This wonderful news comes to us from Bengaluru in India.
Back in 2016 , two tenth graders, Pranav Shikarpur and Siddharth Vishwanath decided to do something about the Kaveri dispute between Karnataka and Tamil Nadu. They followed their teacher’s instruction and learnt about the deteriorating conditions of Bengaluru’s lakes.
Pranav says, ”In 1960 we had 262 lakes but now we have only 81 lakes of which 32 are considered live lakes.”
A survey that was conducted by the Environmental Management & Policy Research Institute categorized over 1518 water bodies in Bengaluru with over 65 attributes. This survey found that 85% of the city’s water bodies were severely polluted.
With this in mind the two students began work on a prototype that could analyze the constituents of the lake in a search for better awareness.
Pranav recalls, “We began with a breadboard prototype where it worked in a lake-like scenario. We showed that our idea worked and with proper implementation, it could be resourceful.”
Thus, the two students went back to the drawing board, aided by Dr T V Ramachandra, who was a professor at the Indian Institute of Science in Bengaluru. Dr Ramchandran is a part of IISC’s Energy and Wetland Research Group and it has been at the forefront of decoding pollution in and around the lake city through his participation in many different research groups. With his help the students built a full-fledged device, the FLoBot.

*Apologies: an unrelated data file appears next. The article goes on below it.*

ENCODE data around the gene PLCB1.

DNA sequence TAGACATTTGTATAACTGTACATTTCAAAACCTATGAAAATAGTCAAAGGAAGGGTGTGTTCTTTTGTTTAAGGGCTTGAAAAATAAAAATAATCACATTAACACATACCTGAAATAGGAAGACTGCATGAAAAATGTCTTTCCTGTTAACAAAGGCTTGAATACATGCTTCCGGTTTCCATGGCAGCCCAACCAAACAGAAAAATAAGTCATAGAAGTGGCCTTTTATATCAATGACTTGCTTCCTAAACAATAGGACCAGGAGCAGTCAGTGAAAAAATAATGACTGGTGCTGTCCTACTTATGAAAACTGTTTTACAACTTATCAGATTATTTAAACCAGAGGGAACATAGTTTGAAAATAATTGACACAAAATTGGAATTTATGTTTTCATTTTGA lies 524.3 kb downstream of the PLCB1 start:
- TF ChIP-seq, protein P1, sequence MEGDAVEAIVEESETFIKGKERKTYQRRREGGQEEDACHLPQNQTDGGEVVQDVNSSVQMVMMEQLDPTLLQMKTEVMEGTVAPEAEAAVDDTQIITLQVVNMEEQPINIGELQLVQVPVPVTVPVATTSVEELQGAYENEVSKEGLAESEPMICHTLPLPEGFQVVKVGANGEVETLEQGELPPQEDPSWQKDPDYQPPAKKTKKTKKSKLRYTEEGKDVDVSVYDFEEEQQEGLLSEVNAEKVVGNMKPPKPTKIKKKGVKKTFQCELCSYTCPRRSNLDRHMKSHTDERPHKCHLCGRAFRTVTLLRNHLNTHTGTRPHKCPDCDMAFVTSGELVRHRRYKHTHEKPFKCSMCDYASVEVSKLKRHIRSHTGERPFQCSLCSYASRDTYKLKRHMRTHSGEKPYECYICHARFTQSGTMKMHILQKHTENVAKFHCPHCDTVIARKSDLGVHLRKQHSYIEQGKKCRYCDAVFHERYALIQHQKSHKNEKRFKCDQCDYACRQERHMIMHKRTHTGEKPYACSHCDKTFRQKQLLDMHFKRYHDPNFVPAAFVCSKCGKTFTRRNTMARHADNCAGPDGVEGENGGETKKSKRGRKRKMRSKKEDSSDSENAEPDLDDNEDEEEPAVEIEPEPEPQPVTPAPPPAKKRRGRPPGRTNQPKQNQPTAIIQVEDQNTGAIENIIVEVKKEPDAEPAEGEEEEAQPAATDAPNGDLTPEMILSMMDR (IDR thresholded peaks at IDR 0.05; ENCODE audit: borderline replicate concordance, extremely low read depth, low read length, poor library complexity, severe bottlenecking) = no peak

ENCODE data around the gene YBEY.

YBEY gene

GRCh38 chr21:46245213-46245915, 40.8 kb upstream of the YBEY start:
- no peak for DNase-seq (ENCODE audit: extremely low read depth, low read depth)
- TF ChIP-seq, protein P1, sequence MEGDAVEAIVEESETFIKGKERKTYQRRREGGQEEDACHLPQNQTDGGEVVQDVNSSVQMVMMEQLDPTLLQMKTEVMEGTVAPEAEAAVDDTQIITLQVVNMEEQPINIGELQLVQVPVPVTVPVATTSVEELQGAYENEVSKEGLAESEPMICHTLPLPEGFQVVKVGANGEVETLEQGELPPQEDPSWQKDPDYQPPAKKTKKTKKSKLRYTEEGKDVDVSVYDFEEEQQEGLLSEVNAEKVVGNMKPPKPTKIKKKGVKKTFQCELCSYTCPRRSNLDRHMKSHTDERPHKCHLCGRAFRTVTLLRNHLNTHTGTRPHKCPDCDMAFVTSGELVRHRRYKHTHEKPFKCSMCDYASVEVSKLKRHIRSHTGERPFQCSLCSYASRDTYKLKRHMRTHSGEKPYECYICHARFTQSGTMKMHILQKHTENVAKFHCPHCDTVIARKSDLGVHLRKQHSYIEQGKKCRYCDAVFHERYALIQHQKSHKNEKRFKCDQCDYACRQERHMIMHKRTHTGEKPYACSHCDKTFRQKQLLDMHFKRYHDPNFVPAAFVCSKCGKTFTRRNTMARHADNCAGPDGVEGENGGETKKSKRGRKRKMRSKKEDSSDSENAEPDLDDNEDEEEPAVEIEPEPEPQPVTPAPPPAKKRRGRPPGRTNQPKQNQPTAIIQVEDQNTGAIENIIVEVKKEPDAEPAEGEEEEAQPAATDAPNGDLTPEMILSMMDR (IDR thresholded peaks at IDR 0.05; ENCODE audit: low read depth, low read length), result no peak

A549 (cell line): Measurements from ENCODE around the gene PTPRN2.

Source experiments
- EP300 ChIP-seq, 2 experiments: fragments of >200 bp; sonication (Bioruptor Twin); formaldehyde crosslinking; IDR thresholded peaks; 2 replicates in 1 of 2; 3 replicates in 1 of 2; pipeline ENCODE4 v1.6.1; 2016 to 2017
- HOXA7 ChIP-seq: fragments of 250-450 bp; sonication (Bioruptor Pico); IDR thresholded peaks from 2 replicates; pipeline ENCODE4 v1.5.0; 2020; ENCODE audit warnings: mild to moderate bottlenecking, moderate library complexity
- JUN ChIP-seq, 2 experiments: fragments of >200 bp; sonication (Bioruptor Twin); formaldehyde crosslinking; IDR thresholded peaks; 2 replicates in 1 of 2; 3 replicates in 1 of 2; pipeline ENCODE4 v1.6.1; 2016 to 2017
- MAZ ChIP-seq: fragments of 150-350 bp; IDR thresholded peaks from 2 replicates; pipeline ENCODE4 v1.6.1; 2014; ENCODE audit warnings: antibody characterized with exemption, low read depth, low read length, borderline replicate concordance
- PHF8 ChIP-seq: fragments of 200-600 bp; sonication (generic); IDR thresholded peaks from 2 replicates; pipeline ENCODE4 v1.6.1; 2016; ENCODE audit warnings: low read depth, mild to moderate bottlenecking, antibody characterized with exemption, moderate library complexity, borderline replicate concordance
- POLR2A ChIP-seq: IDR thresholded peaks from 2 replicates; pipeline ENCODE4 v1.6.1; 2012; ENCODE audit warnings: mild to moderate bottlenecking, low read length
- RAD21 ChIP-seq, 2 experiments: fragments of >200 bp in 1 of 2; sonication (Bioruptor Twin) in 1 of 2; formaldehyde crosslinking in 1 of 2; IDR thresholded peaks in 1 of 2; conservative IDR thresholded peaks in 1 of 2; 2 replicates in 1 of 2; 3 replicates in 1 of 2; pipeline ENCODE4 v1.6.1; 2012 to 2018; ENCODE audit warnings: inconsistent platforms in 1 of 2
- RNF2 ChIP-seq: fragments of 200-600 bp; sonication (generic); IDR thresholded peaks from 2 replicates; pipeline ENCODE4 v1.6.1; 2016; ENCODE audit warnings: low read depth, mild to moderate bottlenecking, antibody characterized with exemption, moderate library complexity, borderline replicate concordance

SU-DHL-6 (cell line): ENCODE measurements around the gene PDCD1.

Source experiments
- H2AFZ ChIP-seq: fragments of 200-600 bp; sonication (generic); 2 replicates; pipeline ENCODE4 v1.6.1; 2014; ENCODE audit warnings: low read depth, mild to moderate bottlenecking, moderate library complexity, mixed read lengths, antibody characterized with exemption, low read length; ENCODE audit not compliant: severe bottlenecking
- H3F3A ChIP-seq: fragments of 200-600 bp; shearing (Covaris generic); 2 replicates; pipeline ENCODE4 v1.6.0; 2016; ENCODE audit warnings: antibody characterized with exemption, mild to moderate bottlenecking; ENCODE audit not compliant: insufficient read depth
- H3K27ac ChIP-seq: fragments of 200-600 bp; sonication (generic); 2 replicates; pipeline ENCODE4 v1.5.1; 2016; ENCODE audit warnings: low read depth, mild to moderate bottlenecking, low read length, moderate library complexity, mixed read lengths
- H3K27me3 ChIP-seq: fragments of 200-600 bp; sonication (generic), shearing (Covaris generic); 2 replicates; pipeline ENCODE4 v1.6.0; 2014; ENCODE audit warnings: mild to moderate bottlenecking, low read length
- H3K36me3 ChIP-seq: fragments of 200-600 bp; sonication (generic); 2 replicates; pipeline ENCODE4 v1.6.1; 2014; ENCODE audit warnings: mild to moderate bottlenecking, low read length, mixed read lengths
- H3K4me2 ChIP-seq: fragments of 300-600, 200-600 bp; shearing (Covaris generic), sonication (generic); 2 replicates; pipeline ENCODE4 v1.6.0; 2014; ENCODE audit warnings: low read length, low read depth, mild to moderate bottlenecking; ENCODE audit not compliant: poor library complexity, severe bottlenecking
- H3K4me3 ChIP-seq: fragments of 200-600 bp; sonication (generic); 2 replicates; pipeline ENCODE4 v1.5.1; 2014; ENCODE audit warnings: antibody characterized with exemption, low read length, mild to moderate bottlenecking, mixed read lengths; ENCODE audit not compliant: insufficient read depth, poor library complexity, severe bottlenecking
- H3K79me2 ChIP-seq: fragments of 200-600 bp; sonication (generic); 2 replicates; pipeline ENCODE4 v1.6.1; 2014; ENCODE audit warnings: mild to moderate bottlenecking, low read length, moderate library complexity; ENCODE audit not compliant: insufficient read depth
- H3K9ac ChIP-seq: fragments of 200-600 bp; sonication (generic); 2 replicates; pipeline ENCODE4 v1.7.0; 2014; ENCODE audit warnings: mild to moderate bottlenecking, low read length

Pranav says,”FLoBot 1.0 was a device we quickly put together, hence it looked crude. In the middle was a buoy with an electronic box at the top and the various sensors at the bottom.”
He continues, “The best part about the 1.0 was that it could send SMS of the collected data to anyone and could also upload the information to the cloud. We also had a local app that could control the robot wirelessy.”
The FLoBoT happened to be the world’s first mobile data acquisition monitors that could be deployed in any water body to take information like electrical conductivity, dissolved oxygen, pH and other parameters.
The students wanted to better the device and make it smaller and more aesthetic. The team raised $3,500 through the means of crowdfunding to build an updated model and started work on it. Kishore Babu was the product designer and he thought of a very beautiful design and it came to be known as the FLoBoT 2.0. The major upgrade of the device was that it weighed a reduced 6kg only. With this the team tested as many as 8 lakes.
Organisations like ATREE have helped the team and have used the FLoBOT in reviving lakes and water bodies that were once abandoned. The collected data is very useful in analyzing the problems of the lake and could be a precursor of lake cleaning.
For their innovation with the FLoBoT the two students were selected for the Ashoka Youth Venture. Out there Pranav says that the venture helped them to harness particular skills that would help them as changemakers.
Image source: Twitter